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Sci Rep. 2017 May 11;7(1):1760. doi: 10.1038/s41598-017-01314-1.

RNA-Seq based genome-wide analysis reveals loss of inter-chromosomal regulation in breast cancer.

Author information

1
Computational Genomics Division, National Institute of Genomic Medicine (INMEGEN), 14610, Mexico City, Mexico.
2
Centro de Ciencias de la Complejidad, Universidad Nacional Autónoma de México (UNAM), 04510, Mexico City, Mexico.
3
UA AREA CS. AGR. ING. BIO Y S, CONICET - Universidad Católica de Córdoba, Córdoba, Argentina.
4
Department of Biomedical Sciences, School of Medicine and Health Sciences, University of North Dakota, 501 North Columbia Rd Stop 9061, Grand Forks, ND, 58203, USA.
5
Computational Genomics Division, National Institute of Genomic Medicine (INMEGEN), 14610, Mexico City, Mexico. ehernandez@inmegen.gob.mx.
6
Centro de Ciencias de la Complejidad, Universidad Nacional Autónoma de México (UNAM), 04510, Mexico City, Mexico. ehernandez@inmegen.gob.mx.

Abstract

Breast cancer is a complex heterogeneous disease. Common hallmark features of cancer can be found. Their origin may be traced back to their intricate relationships governing regulatory programs during the development of this disease. To unveil distinctive features of the transcriptional regulation program in breast cancer, a pipeline for RNA-seq analysis in 780 breast cancer and 101 healthy breast samples, at gene expression and network level, was implemented. Inter-chromosomal relationships between genes resulted strikingly scarce in a cancer network, in comparison to its healthy counterpart. We suggest that inter-chromosomal regulation loss may be a novel feature in breast cancer. Additional evidence was obtained by independent validation in microarray and Hi-C data as well as supplementary computational analyses. Functional analysis showed upregulation in processes related to cell cycle and division; while migration, adhesion and cell-to-cell communication, were downregulated. Both the BRCA1 DNA repairing signalling and the Estrogen-mediated G1/S phase entry pathways were found upregulated. In addition, a synergistic underexpression of the γ-protocadherin complex, located at Chr5q31 is also shown. This region has previously been reported to be hypermethylated in breast cancer. These findings altogether provide further evidence for the central role of transcriptional regulatory programs in shaping malignant phenotypes.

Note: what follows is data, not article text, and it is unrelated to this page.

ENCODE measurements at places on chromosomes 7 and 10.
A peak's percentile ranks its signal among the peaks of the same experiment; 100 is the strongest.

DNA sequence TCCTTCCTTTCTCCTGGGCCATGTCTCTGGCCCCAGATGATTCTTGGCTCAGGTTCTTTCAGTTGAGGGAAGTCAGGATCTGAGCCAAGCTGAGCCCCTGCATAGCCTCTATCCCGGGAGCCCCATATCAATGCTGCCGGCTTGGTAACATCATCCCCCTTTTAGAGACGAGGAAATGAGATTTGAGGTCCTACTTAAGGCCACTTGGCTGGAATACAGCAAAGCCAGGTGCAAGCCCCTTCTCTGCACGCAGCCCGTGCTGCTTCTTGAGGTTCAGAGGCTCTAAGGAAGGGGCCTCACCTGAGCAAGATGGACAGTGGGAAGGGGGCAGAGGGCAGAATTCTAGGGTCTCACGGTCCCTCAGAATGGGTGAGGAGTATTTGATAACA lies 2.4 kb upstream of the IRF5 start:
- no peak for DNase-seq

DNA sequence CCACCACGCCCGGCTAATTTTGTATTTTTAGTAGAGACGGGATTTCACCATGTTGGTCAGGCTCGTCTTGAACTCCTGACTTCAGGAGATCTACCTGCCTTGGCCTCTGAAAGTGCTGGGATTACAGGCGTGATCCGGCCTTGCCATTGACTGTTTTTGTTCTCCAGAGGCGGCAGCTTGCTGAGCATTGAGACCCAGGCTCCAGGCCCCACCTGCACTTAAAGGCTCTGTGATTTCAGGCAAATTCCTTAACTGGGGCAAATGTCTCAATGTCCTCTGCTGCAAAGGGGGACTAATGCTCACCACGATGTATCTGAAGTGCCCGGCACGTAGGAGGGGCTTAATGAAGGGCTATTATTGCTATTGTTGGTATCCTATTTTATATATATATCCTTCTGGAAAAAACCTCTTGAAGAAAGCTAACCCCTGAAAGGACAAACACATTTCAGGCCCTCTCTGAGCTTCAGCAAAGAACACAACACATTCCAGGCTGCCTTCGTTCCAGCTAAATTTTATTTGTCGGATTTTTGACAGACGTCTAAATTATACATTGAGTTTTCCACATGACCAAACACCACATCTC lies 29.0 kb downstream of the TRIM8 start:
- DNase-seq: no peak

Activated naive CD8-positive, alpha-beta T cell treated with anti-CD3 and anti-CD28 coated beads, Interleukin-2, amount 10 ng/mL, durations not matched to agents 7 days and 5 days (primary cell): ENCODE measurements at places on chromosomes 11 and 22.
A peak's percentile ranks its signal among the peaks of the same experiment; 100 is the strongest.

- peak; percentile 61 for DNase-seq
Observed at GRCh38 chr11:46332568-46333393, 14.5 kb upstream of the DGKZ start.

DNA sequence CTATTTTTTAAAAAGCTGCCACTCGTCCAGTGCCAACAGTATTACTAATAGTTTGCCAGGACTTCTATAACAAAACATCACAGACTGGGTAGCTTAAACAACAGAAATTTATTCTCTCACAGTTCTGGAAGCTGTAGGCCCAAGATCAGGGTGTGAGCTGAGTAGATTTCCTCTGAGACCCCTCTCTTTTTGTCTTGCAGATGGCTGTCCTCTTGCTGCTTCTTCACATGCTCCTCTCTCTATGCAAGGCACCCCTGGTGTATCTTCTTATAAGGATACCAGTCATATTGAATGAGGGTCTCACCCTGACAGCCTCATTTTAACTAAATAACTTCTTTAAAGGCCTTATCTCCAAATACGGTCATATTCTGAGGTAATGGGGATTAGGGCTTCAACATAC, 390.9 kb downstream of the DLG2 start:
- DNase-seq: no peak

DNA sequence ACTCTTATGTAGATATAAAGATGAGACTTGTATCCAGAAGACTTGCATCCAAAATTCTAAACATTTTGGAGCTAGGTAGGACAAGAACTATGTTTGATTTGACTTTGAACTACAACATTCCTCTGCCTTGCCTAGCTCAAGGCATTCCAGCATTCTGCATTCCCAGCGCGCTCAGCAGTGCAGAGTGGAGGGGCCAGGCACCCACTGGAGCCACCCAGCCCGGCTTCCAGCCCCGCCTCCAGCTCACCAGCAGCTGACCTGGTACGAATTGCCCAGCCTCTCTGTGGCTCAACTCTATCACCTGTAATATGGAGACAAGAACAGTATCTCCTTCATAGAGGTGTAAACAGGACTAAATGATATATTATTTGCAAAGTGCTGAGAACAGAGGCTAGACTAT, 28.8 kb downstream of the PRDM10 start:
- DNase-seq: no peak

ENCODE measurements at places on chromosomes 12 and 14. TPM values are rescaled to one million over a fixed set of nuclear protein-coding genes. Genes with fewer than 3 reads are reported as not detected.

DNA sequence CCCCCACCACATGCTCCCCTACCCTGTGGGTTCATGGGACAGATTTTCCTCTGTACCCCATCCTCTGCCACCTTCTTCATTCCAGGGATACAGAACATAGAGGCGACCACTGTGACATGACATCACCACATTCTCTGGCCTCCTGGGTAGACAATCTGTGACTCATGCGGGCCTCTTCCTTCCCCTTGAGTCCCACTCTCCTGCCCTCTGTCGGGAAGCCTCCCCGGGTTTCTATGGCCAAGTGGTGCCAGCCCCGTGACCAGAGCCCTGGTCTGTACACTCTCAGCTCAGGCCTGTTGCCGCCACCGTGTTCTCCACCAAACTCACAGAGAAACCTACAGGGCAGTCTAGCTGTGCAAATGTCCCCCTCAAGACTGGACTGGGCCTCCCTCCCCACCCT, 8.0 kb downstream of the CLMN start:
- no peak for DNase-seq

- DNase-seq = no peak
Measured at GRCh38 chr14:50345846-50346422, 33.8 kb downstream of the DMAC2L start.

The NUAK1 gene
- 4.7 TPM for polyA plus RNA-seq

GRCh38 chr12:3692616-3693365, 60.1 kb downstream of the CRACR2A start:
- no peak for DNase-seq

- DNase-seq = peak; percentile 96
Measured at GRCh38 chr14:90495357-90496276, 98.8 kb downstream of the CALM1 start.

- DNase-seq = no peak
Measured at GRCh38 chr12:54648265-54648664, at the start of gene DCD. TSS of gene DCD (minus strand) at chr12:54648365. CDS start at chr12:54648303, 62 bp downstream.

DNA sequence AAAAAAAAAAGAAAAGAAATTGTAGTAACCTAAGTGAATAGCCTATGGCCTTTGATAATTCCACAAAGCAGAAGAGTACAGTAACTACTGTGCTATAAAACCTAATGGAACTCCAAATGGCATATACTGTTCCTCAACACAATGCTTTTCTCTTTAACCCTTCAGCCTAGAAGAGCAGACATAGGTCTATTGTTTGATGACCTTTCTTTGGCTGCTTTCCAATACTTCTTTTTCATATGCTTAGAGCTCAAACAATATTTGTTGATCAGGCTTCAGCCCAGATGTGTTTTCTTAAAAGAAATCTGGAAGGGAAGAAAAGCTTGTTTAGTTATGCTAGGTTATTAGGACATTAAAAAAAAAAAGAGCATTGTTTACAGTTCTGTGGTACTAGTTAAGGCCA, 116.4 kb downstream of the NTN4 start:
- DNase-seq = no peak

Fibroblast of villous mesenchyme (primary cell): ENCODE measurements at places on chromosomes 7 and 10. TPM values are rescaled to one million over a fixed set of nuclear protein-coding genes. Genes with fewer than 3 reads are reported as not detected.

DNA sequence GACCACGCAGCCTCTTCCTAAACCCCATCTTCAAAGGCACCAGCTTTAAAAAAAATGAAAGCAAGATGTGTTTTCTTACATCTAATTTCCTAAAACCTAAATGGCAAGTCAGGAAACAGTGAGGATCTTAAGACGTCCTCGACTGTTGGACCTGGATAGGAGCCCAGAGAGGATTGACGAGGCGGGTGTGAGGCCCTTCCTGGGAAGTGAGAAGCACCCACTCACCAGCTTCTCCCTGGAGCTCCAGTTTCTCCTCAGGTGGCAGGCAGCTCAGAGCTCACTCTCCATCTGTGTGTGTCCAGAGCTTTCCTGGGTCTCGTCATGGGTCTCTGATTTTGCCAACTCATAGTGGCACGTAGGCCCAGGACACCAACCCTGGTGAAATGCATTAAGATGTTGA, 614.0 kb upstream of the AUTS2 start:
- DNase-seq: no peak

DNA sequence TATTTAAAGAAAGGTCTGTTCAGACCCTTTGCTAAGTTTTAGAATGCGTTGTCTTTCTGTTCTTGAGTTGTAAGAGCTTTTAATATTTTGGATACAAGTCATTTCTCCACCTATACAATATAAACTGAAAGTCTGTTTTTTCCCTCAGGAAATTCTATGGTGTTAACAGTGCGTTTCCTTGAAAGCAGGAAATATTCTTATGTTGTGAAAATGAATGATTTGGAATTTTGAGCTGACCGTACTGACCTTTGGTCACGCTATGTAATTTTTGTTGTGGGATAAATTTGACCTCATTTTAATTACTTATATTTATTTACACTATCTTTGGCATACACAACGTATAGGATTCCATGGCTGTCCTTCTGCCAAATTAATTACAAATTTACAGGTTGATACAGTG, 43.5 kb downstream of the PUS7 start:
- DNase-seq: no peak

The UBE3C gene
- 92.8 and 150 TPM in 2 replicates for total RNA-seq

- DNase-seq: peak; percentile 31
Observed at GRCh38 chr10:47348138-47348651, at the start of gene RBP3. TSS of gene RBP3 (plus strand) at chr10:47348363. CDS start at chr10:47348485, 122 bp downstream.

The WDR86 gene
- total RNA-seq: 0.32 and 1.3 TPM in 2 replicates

PMID:
28496157
PMCID:
PMC5431987
DOI:
10.1038/s41598-017-01314-1
[Indexed for MEDLINE]
Free PMC Article

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